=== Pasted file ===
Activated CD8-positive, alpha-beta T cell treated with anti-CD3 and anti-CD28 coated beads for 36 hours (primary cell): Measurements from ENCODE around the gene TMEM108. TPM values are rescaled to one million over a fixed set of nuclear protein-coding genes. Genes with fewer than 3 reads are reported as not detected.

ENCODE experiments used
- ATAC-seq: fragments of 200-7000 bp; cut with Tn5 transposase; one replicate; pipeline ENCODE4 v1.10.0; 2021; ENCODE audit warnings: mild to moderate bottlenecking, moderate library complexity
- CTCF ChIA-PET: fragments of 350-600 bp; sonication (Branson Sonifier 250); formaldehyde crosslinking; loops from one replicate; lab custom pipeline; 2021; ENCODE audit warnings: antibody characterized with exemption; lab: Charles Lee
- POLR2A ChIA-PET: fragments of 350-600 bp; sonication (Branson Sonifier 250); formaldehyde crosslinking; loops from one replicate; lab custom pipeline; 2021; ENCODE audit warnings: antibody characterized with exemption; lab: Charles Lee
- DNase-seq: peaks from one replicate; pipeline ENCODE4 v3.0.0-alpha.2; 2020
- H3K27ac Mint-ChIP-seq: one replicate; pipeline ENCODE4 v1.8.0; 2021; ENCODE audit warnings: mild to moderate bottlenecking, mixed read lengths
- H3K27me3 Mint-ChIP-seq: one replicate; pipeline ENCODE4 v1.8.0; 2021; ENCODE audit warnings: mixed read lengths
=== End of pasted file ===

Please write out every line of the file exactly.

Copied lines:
Activated CD8-positive, alpha-beta T cell treated with anti-CD3 and anti-CD28 coated beads for 36 hours (primary cell): Measurements from ENCODE around the gene TMEM108. TPM values are rescaled to one million over a fixed set of nuclear protein-coding genes. Genes with fewer than 3 reads are reported as not detected.

ENCODE experiments used
- ATAC-seq: fragments of 200-7000 bp; cut with Tn5 transposase; one replicate; pipeline ENCODE4 v1.10.0; 2021; ENCODE audit warnings: mild to moderate bottlenecking, moderate library complexity
- CTCF ChIA-PET: fragments of 350-600 bp; sonication (Branson Sonifier 250); formaldehyde crosslinking; loops from one replicate; lab custom pipeline; 2021; ENCODE audit warnings: antibody characterized with exemption; lab: Charles Lee
- POLR2A ChIA-PET: fragments of 350-600 bp; sonication (Branson Sonifier 250); formaldehyde crosslinking; loops from one replicate; lab custom pipeline; 2021; ENCODE audit warnings: antibody characterized with exemption; lab: Charles Lee
- DNase-seq: peaks from one replicate; pipeline ENCODE4 v3.0.0-alpha.2; 2020
- H3K27ac Mint-ChIP-seq: one replicate; pipeline ENCODE4 v1.8.0; 2021; ENCODE audit warnings: mild to moderate bottlenecking, mixed read lengths
- H3K27me3 Mint-ChIP-seq: one replicate; pipeline ENCODE4 v1.8.0; 2021; ENCODE audit warnings: mixed read lengths